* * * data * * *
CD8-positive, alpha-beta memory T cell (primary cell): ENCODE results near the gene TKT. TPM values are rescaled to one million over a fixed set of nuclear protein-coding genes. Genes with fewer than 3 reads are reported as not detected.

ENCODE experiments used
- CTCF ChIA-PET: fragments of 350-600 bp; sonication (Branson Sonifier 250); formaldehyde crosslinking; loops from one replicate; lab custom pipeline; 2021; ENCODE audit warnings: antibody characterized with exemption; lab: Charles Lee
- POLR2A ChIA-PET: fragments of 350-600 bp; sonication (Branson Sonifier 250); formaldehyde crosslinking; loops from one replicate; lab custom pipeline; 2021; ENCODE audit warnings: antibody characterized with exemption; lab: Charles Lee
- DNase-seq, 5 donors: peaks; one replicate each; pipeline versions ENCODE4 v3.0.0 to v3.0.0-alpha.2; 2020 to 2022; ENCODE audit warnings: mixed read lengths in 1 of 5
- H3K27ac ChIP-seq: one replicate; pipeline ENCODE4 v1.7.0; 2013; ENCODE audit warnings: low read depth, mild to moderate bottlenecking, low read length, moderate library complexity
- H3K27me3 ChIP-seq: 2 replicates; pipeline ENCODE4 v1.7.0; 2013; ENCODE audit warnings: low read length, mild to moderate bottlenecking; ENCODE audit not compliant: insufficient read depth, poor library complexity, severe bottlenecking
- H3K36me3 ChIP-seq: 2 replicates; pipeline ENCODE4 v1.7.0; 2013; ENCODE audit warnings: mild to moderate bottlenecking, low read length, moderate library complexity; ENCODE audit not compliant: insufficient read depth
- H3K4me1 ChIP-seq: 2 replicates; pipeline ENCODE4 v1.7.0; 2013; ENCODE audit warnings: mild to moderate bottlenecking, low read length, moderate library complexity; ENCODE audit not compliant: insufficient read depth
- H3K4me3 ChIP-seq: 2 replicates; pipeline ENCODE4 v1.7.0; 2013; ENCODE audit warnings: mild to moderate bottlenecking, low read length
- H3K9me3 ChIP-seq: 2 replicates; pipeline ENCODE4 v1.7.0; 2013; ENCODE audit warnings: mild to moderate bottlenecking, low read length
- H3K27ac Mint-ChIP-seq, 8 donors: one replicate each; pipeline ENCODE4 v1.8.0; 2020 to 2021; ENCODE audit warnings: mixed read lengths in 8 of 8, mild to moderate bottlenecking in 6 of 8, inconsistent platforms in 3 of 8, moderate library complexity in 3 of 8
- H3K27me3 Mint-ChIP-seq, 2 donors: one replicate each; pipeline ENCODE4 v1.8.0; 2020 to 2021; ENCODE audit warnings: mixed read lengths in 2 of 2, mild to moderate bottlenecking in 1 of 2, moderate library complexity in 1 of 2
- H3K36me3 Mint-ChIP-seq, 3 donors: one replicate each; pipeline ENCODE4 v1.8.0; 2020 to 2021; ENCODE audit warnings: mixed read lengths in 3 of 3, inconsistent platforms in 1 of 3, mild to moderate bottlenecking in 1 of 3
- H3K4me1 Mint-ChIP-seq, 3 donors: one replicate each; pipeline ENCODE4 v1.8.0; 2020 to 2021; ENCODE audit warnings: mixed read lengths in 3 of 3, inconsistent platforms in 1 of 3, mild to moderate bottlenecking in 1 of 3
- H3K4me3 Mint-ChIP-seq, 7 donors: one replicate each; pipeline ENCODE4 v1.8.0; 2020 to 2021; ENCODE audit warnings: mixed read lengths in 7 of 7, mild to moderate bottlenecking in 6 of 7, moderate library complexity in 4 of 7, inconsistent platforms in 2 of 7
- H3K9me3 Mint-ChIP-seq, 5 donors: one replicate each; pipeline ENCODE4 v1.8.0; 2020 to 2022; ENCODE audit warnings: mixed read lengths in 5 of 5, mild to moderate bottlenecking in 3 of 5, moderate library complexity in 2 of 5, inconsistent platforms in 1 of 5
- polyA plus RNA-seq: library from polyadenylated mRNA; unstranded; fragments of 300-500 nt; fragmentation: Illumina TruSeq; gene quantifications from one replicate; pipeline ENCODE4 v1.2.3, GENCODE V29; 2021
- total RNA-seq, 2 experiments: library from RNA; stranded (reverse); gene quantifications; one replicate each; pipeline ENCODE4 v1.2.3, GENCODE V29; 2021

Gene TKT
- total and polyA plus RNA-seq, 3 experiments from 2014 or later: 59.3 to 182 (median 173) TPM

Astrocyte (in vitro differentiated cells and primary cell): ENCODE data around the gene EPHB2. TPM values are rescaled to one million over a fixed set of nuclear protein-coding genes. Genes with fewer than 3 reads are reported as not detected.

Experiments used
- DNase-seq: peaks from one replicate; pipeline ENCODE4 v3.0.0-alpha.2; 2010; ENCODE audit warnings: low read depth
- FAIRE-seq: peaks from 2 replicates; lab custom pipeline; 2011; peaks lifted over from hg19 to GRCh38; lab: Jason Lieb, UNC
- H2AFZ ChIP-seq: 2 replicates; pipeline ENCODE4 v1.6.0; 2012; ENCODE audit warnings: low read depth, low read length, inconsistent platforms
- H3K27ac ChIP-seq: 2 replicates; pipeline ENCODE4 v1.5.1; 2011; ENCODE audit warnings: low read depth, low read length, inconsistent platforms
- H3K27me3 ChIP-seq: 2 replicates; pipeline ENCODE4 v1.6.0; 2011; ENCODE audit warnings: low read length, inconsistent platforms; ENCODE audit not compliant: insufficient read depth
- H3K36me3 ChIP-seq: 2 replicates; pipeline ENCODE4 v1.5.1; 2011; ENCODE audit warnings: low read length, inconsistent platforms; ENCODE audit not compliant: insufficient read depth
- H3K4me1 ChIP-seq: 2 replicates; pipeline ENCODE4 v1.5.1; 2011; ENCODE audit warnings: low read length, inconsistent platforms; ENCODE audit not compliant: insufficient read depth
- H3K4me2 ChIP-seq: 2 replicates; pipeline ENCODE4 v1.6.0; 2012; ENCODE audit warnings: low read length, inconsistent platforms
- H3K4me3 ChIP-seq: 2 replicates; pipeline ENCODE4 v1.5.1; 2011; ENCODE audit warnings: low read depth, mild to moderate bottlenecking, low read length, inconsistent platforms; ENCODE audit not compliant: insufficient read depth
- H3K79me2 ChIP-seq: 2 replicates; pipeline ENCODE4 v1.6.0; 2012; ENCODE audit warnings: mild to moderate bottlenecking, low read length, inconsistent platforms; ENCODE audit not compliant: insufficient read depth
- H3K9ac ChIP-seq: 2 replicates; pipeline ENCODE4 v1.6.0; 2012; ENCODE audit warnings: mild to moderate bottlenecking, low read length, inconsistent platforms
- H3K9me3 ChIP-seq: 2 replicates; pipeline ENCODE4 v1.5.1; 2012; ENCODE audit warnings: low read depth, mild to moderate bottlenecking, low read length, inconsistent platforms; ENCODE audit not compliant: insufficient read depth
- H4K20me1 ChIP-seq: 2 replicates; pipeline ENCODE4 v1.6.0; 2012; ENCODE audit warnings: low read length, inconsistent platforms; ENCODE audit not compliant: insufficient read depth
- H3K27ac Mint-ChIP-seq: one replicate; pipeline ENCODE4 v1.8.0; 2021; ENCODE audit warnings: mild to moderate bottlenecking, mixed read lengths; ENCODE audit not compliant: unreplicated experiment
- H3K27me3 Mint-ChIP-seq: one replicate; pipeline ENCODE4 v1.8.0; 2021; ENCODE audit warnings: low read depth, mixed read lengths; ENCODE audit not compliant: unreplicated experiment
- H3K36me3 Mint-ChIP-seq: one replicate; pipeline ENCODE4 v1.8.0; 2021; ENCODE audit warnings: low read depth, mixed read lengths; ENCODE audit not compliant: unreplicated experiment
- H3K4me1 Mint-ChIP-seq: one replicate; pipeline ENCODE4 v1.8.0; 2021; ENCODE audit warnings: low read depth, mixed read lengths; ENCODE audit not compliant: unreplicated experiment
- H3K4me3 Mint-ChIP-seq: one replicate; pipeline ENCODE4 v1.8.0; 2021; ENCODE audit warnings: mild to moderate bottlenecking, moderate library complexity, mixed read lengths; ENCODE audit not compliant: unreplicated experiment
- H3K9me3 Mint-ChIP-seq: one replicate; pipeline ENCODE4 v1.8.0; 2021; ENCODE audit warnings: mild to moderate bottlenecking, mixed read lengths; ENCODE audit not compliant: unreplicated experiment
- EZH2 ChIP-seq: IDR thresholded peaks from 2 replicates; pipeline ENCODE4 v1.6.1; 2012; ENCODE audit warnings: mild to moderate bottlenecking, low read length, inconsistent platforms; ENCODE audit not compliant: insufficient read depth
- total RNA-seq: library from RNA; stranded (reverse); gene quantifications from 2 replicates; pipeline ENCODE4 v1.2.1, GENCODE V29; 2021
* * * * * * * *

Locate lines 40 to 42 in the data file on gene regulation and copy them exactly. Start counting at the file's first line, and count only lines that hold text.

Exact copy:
- H3K4me1 Mint-ChIP-seq: one replicate; pipeline ENCODE4 v1.8.0; 2021; ENCODE audit warnings: low read depth, mixed read lengths; ENCODE audit not compliant: unreplicated experiment
- H3K4me3 Mint-ChIP-seq: one replicate; pipeline ENCODE4 v1.8.0; 2021; ENCODE audit warnings: mild to moderate bottlenecking, moderate library complexity, mixed read lengths; ENCODE audit not compliant: unreplicated experiment
- H3K9me3 Mint-ChIP-seq: one replicate; pipeline ENCODE4 v1.8.0; 2021; ENCODE audit warnings: mild to moderate bottlenecking, mixed read lengths; ENCODE audit not compliant: unreplicated experiment